NICE assesses the applicability of tests ordered by NHS physicians, the amount of time that should be spent in consultation with patients, and even the brand of pain reliever your doctor can prescribe for a given injury. There was a recent news item in the British press regarding a young man in his twenties who was denied a life-saving liver transplant because the NHS concluded that he hadn't quit drinking for a long enough period. Never mind that he would have been dead for months before satisfying this requirement. NICE is a faceless bureaucracy of bean-counters, people empowered to tip the scales of suffering and death based on a set of arcane formulas and value-judgments to which the public has neither access nor any meaningful input. And our Congress is preparing to midwife such a leviathan right here, on our own soil.
Ridiculously, the Obama administration denies any intention to ration health care, going so far as to assure no possibility of it happening under this legislation. However, in a paper issued by the National Institutes of Health, Department of Bioethics in Bethesda, Maryland titled "Principals for Allocation of Scarce Medical Interventions," we see citations of NICE and its proprietary methodology touted as a model for our own system. It is interesting to note that the paper is co-authored by Ezekiel Emmanuel -- brother of President Obama's "consigliore," Rahm Emmanuel -- which belies the administration's bogus denials. Under this legislation, rationing is not merely a possibility -- it is a foregone conclusion. Rationing is the bedrock of the entire scheme.
Remember, Chalkidou heads the international division of NICE. The NHS is exporting their system to more than sixty countries with whom they have paid working relationships, the U.S. included. Chalkidou is a former Harkness Fellow with The Commonwealth Fund, a private foundation that concerns itself with health policy. She spent a year here in the U.S. writing and lecturing extensively on the merits and application of Comparative Effectiveness Research and Evidence-Based Decision-Making in formulating health policy. These are the animating principles behind everything NICE, and they will become the cornerstone of our new, redistributionist medical system.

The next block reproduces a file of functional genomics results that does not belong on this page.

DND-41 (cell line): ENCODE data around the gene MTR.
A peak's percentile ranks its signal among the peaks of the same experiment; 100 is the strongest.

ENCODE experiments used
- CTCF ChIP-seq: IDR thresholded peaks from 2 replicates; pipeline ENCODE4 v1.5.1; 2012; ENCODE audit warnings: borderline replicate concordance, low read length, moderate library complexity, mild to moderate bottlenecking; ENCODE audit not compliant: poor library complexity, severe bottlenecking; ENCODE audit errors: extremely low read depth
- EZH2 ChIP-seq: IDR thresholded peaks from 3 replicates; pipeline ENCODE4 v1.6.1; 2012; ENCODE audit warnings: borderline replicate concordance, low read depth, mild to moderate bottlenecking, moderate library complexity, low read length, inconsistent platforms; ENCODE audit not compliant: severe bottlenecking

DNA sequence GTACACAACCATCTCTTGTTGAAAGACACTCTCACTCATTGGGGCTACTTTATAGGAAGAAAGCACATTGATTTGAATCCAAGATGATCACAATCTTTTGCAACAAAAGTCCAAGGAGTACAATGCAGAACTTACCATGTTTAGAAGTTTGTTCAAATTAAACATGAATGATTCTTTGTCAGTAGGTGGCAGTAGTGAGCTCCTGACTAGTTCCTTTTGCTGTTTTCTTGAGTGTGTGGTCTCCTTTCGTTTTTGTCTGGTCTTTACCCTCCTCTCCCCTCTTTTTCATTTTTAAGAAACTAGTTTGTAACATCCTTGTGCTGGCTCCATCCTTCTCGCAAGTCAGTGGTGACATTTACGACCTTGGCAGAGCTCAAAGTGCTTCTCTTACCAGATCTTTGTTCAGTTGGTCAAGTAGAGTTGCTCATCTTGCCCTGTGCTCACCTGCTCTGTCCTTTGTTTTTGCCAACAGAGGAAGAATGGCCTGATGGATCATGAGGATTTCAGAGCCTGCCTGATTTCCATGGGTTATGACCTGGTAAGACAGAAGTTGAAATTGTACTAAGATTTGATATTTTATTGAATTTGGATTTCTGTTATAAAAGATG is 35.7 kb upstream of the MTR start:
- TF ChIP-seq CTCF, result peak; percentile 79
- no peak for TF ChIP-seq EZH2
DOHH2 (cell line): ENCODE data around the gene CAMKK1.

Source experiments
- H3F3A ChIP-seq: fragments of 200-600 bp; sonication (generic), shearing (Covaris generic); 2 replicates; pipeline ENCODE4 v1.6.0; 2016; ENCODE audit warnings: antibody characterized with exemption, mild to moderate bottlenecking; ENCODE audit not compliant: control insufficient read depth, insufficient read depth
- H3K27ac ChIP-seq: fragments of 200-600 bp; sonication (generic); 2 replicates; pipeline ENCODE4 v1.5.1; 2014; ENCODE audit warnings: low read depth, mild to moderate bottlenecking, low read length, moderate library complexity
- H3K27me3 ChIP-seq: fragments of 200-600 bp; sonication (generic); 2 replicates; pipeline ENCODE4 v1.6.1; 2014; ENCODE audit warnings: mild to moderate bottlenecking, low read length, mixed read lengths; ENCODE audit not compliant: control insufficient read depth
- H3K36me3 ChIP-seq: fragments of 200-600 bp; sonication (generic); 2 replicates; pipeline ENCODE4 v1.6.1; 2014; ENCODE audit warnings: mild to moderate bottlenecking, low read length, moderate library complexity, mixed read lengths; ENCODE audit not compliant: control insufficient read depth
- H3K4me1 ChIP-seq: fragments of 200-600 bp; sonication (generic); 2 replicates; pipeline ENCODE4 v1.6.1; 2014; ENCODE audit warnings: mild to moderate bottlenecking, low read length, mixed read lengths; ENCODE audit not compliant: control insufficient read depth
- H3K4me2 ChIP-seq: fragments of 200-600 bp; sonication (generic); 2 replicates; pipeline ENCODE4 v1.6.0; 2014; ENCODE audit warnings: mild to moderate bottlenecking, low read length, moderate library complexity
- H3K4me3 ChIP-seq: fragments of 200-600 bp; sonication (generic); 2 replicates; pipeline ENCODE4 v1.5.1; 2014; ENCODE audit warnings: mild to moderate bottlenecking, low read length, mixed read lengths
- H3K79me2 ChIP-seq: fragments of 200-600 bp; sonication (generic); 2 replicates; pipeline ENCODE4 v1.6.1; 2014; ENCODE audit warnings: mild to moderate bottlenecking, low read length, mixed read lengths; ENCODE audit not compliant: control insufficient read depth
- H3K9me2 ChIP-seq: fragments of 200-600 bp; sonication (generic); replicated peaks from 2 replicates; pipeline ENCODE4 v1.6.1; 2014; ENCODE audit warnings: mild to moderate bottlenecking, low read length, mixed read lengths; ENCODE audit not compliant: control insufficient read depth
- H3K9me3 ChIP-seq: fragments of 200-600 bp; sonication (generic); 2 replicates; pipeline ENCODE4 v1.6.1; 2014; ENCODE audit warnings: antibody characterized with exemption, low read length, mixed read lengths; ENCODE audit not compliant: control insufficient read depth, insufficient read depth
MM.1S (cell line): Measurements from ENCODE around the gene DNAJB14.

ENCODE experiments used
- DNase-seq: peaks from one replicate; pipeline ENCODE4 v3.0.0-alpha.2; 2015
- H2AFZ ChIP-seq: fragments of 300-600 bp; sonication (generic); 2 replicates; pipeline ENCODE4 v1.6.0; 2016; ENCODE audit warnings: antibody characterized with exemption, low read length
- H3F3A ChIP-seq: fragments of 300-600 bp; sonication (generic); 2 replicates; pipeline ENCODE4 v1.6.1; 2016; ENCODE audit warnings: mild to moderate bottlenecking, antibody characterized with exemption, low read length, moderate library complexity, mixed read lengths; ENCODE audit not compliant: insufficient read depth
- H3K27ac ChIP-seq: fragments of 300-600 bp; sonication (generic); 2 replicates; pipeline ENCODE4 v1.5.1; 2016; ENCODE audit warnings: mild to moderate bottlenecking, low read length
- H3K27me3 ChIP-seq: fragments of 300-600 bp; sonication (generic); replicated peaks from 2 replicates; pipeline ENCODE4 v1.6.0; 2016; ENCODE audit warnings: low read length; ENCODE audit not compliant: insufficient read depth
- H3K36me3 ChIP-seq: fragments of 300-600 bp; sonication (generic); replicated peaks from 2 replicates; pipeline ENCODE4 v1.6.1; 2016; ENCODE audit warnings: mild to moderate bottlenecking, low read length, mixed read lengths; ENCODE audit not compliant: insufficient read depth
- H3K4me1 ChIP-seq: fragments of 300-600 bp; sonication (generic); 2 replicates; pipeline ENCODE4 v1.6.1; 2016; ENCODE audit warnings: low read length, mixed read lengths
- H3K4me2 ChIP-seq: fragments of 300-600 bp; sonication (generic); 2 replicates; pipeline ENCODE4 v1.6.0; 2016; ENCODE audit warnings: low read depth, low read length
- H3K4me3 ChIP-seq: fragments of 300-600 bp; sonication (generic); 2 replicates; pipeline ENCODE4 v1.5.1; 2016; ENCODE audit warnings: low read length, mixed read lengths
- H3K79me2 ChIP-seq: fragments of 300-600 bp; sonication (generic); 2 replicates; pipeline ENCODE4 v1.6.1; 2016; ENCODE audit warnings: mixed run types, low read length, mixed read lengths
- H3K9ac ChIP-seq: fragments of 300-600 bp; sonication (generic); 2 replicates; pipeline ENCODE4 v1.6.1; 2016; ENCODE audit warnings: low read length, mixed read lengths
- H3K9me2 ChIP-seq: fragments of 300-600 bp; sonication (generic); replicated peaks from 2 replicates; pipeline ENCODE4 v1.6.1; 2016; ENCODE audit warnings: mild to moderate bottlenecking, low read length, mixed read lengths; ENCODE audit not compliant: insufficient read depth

Bottom line: This legislation will not only step between a doctor and his patient when determining course of treatment, but it will step ahead of the doctor and decide what tools the physician is allowed to use, not to mention when he may use the tools he already has. The high likelihood of corruption and political cronyism inherent in making decisions using criteria as amorphous as "social usefulness" and "reciprocity" is reason alone to demand the immediate defeat of these bills.
What we are talking about is rationing. We are talking about a system where not everybody can get everything that may help them all of the time, irrespective of cost.
Simple economics inform the decision-making of both the rationer and the innovator. The innovator creates, and the rationer withholds. The current health care legislation offers no solutions to the real problem of securing greater coverage or lower premiums for underserved populations, nor does it address insurance reforms that would allow competitive market principles to incite downward pressure on costs. How many ACORN-like groups will be spawned from such corruption-prone legislation? Is there any doubt that politicians, unions, and government employees will find themselves among the "socially useful"? With the lives of our families literally on the line, do we really trust this Congress and this administration with a responsibility so grave as this?
Liberty is to the collective body, what health is to every individual body. Without health no pleasure can be tasted by man; without liberty, no happiness can be enjoyed by society.
The author may be contacted at firstname.lastname@example.org.